Stop and search powers highest in Derry but down over year

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The use of stop-and-search remains higher in Derry and Strabane than anywhere in the North yet there has been a “significant downward trend”, according to an independent review.

David Seymour, in his 11th report on the Justice and Security (NI) Act 2007, found that between August 2017 and August 2018 a quarter of stop-and-searches under Section 24/Schedule 3 of the Act occurred in Derry & Strabane.

“The three Districts where there was the highest use of the power were Armagh, Banbridge & Craigavon (1,030), Belfast City (1069) and Derry City & Strabane (1,450). This accounts for well over half (57 per cent) the use of the power. The use in Derry City and Strabane accounts for nearly a quarter (23 per cent) of the overall use,” reports Mr. Seymour.

Section 24/Schedule 2 specifically relates to searches for “munitions and transmitters”.

It allows police to stop-and-search individuals for explosives, firearms, ammunitions or wireless scanners or transmitters whether they reasonably suspect them to possess them or not. Despite the disproportionately high rate of usage in Derry and Strabane, which makes up 8 per cent of the North’s population but accounted for 23 per cent of Section 24/Schedule 3 executions, use of the power has declined.

“There was a significant downward trend. In particular in Derry the drop in use was 20 per cent and in Belfast it was 29 per cent. Only in Armagh, Banbridge and Craigavon was there a significant (14 per cent) increase in use,” states Mr. Seymour.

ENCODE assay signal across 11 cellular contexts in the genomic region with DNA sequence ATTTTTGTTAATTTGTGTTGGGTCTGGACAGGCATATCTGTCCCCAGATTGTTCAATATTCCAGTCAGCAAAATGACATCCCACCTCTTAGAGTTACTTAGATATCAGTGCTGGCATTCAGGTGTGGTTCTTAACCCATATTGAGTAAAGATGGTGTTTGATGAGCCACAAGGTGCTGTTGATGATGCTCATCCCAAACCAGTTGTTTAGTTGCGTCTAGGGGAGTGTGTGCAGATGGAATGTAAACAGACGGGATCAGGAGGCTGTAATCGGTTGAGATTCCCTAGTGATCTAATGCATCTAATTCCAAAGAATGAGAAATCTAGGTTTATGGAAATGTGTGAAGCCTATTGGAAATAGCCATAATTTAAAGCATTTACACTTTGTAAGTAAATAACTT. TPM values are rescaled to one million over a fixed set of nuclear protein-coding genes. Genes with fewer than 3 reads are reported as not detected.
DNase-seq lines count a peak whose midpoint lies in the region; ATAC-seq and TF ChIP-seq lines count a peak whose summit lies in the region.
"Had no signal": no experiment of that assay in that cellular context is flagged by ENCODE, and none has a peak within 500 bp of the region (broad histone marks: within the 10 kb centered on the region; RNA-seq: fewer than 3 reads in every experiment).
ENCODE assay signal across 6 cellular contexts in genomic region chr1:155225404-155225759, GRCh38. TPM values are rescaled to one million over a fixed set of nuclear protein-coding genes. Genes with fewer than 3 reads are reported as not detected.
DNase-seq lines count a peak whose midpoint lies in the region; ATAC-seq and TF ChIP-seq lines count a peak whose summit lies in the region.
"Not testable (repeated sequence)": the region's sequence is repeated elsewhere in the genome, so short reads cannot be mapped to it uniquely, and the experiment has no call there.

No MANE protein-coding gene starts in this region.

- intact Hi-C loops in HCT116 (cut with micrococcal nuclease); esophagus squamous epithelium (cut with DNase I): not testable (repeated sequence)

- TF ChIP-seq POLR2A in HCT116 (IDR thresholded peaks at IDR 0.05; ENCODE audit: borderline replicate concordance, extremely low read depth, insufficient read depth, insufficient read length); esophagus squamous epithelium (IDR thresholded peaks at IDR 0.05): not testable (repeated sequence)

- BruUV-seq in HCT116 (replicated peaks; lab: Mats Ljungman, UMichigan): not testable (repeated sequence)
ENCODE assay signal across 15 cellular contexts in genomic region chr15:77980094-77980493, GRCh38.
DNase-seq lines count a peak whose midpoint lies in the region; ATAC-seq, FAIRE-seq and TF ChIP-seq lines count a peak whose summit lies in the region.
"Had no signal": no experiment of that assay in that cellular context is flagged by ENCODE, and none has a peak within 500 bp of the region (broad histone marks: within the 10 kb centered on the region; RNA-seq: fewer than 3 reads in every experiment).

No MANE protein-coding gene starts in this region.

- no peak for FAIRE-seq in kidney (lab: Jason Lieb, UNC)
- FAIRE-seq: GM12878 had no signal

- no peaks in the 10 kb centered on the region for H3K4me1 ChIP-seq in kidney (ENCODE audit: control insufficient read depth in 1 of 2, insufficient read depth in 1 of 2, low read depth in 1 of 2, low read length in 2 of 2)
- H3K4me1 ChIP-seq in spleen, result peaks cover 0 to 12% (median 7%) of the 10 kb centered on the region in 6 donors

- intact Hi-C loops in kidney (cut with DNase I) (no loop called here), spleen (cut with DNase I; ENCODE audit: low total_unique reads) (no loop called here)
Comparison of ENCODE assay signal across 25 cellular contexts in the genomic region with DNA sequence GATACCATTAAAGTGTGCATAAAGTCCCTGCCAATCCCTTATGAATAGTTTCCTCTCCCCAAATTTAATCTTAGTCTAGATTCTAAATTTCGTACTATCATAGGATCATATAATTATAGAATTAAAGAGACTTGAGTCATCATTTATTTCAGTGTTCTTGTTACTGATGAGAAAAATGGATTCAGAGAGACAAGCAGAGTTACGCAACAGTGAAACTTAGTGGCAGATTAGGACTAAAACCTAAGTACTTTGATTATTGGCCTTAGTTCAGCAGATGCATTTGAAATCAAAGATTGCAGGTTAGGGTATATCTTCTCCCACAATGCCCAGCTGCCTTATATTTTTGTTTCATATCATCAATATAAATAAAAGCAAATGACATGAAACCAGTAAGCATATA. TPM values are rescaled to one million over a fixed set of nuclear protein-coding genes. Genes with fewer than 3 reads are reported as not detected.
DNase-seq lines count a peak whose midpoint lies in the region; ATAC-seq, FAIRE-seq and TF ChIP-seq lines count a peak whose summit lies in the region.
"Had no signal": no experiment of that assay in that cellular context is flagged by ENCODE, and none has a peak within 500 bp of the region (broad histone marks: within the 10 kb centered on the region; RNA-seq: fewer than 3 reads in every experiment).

Derry & Strabane, however, was also overrepresented when it came to use of Section 21, which allows the PSNI “stop a person for so long as is necessary to question him to ascertain what he knows about a recent explosion or another recent incident endangering life; or what he knows about a person killed or injured in a recent explosion or incident”.

“This power was most frequently used in Belfast (333), Ards & North Down (242) and Derry City & Strabane (233). This accounts for well over half the use of the power,” writes Mr. Seymour.

The inspector received several complaints from republicans. For example, there were complaints about “a heavy handed response to managing the Easter Parade in 2018 in Creggan. Reference was made to 17 arrests (one resulting in a broken arm)”, the report states, and about “the distribution of a leaflet targeting Creggan which was widely regarded by residents as a slur on the entire community and contrary to the spirit of community policing (it was said that if a similar profiling tactic had been employed in a Muslim community in London there would have been widespread condemnation)”.

These were passed on to the Northern Ireland Office.

“The PSNI response is that the focus, in particular, on Derry/Strabane demonstrates that JSA powers are being targeted against those who pose the greatest threat. The intelligence picture is worrying and, inevitably, not fully understood by residents in the area,” he observes.